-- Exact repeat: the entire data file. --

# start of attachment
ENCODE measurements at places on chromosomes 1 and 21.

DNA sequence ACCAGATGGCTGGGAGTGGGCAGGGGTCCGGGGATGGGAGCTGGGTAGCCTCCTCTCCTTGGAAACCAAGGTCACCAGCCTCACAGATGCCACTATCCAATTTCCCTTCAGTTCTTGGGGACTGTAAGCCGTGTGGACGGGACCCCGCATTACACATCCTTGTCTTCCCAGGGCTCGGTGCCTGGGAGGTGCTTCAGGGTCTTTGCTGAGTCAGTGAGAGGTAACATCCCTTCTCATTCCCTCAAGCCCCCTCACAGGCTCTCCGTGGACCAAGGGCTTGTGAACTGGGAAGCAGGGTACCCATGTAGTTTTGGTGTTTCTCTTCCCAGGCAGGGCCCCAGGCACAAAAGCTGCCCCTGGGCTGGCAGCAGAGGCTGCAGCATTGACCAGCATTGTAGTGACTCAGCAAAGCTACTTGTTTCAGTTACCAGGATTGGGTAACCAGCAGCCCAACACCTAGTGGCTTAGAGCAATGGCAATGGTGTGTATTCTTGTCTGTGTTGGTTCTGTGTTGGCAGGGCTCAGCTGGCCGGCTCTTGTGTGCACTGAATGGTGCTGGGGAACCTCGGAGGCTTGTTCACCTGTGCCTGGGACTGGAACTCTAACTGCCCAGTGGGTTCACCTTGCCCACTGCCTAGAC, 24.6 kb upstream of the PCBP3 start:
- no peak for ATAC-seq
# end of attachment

ENCODE measurements at places on chromosomes 1 and 21.

DNA sequence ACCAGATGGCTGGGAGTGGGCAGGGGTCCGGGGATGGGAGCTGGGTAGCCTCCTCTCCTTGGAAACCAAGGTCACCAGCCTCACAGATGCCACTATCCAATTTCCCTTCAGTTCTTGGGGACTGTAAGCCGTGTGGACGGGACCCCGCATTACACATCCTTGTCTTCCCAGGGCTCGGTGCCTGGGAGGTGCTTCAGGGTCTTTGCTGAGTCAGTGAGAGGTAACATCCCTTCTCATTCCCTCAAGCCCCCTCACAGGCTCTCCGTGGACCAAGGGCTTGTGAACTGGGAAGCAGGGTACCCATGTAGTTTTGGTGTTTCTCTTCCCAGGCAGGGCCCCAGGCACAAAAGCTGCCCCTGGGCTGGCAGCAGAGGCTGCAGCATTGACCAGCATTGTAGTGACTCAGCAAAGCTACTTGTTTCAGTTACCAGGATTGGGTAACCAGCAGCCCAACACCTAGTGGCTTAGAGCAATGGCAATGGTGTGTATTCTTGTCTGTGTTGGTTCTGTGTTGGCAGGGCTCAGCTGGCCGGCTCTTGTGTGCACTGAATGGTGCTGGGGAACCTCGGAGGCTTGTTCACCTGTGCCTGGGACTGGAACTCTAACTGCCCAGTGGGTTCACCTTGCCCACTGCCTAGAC, 24.6 kb upstream of the PCBP3 start:
- no peak for ATAC-seq